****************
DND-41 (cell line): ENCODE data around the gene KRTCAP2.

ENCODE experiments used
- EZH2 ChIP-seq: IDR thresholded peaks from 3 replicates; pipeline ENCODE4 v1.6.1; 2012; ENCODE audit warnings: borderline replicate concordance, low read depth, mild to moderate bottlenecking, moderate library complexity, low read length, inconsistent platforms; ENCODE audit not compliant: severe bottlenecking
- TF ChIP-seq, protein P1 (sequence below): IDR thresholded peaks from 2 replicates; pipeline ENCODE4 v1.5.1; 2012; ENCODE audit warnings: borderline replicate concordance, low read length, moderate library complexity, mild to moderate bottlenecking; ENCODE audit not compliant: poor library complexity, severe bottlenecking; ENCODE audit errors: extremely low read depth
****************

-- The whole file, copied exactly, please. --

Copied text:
DND-41 (cell line): ENCODE data around the gene KRTCAP2.

ENCODE experiments used
- EZH2 ChIP-seq: IDR thresholded peaks from 3 replicates; pipeline ENCODE4 v1.6.1; 2012; ENCODE audit warnings: borderline replicate concordance, low read depth, mild to moderate bottlenecking, moderate library complexity, low read length, inconsistent platforms; ENCODE audit not compliant: severe bottlenecking
- TF ChIP-seq, protein P1 (sequence below): IDR thresholded peaks from 2 replicates; pipeline ENCODE4 v1.5.1; 2012; ENCODE audit warnings: borderline replicate concordance, low read length, moderate library complexity, mild to moderate bottlenecking; ENCODE audit not compliant: poor library complexity, severe bottlenecking; ENCODE audit errors: extremely low read depth